# Running Numbers

Recently I was involved in a discussion on failed global warming predictions, and the topic turned to rising sea level. Sea levels are indeed rising, as shown by tidal station data, so that’s not a point of disagreement. A discussion of the effects, though, can be surprisingly contentious. One participate made the off-the-cuff remark that in a century Florida would be a collection of islands, with only elevations of 100 feet or more above the seas. The problem is that no, it won’t, and that’s by Anthropomorphic Global Warming supporters’ own projected numbers.

To understand why, all you need is simple arithmetic. For the seas to rise a hundred feet in a hundred years, they would have to rise one foot per year. Since sea level rise is measured in the metric system, let’s convert this to millimeters. 1 foot = 304.8 mm exactly. This is how many millimeters the seas will have to rise every year for a Schlock Mercenary Florida Archipelago to arise in 100 years. Since the most extreme projection in sea level rise is 20 mm a year, that’s not going to happen. 100 feet 100 x 304.8 mm = 30,480 mm (30.48 meters), so it would take 30,480/20 = 1,524 years for the seas to increase by that much. That’s over 15 times longer than the off-the-cuff prediction.

This illustrates the problem with failed global warming predictions: They were based on gut feelings, not hard numbers. Pointing that out is apt to get you labeled “Denier” by the AGW crowd, even when it’s based on running their own numbers. Frankly, if they had done that in the first place, their predictions wouldn’t have come back to bite them.

For instance, sea level rise is almost ten times less that the upper limit of 20 mm annually projected by the US National Research Council. Sea level rise is actually around 2.64 mm annually. At that rate it would take about 11,545 years for the seas to climb 30.48 m. Not as dramatic as saying Florida would be a group of islands in a hundred years, but far more accurate.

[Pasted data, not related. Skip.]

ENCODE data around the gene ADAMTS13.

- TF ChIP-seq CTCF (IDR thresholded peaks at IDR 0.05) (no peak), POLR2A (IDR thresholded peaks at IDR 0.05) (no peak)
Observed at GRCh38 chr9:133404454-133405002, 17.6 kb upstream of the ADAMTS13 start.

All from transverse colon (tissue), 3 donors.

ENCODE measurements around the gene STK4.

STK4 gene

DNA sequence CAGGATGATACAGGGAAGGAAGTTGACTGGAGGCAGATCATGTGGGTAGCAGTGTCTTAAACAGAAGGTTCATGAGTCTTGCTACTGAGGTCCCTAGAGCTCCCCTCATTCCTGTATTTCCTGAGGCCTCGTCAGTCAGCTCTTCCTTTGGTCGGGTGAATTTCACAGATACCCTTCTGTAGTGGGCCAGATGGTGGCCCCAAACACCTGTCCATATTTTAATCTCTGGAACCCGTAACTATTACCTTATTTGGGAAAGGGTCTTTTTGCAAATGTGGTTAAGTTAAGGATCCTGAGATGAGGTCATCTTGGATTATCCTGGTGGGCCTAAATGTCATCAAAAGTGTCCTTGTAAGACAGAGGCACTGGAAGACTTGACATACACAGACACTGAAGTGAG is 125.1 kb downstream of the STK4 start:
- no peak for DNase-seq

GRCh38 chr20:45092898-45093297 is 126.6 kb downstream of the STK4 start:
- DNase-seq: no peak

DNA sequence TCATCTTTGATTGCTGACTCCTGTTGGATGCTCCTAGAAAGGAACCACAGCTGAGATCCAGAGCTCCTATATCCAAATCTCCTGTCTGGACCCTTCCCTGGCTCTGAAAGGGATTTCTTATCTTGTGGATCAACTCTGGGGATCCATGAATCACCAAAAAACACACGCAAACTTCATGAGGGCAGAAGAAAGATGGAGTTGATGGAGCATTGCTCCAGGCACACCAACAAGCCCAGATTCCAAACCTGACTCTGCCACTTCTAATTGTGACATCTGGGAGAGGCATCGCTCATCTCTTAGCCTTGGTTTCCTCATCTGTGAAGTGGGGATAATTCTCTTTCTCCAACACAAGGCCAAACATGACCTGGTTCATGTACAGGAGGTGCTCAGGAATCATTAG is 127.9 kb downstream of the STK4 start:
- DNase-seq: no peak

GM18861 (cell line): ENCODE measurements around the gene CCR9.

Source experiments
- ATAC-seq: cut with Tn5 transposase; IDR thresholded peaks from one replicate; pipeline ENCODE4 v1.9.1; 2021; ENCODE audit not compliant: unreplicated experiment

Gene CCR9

Some might take issue with that 2.64 mm annual rise, and they have a point. Measuring sea level height is surprisingly complex, since sea height varies due to the gravitational pull of the moon and sun, as well as the weather and whether the ground is sinking or rising. Even satellite based measurement at the same point is going to vary. Traditionally, sea level height is based on an average of tidal station readings for a certain period. Since tidal stations are also affected by what’s going on with the local geology, annual sea level rise is in a range of 0.8 mm to 3.3 mm.

Of course, the assumption has been that this rate will increase due to warming, which is where the US National Research Council came up with a rate between 5.6 mm to 20 mm per year through the 21st Century. Yet on February 11, 2016, NASA announced that the land has soaked up the extra water, resulting in a decline in sea level rise over the last decade. It’s interesting that this coincides with a lack of warming over the same period, a hiatus of warming that NASA and NOAA deny. It doesn’t help their case that they’ve adjusted historical data, and that three hundred scientists have petitioned the House Science Committee to force NOAA to follow the Data Quality Act.

Let us pause while those screaming “Denier!” get it out of their system.

Okay, now – one more? Done?

To continue, when we get down to the brass tacks, any projection of sea level rise is just that: a projection, and as NASA’s announcement shows sea level rise isn’t well understood. It’s still good to use the upper rate when running numbers because that shows us what would really happen in a worse case scenario. That’s good for deflating sensationalism. To see the actual effects only requires a topographic map, and these are easy to find online. NOAA even has an interactive map that lets you see how much flooding would happen with such-and-such rise in sea level. The NOAA interactive map only goes to 6 feet (1.524 m), so to get an idea about greater heights you have to look at topo and elevation maps.

We should keep in mind there’s a limit to how much melting ice can raise sea levels. According to the American Museum of Natural History, if the ice caps and all the glaciers were to melt, the seas would rise about 70 meters. That’s 230 feet. At 20 mm a year, it would take 3,500 years.

It turns out there’s another limit: How long it would take for all that ice to melt. At least one estimate puts it at about 5,000 years. So, 70 m x 1,1000 = 70,000 mm/ 5,000 = 14 mm a year. That’s less than the US National Research Council top estimate.

To be fair, the US NRC estimate was a range of total rise in sea level by the end of the century. It’s entirely possible that the sea level rise might reach or exceed 20 mm a year, and then drop to a lower rate – just like they’re slowing now (cough). It’s an interesting cross-check, though.

Just think: The first Egyptian pyramids were built over 4,600 years ago. It would potentially take longer than the pyramids have stood in Egypt for the seas to rise to 70m.

That’s the benefit of running numbers. It puts things in perspective.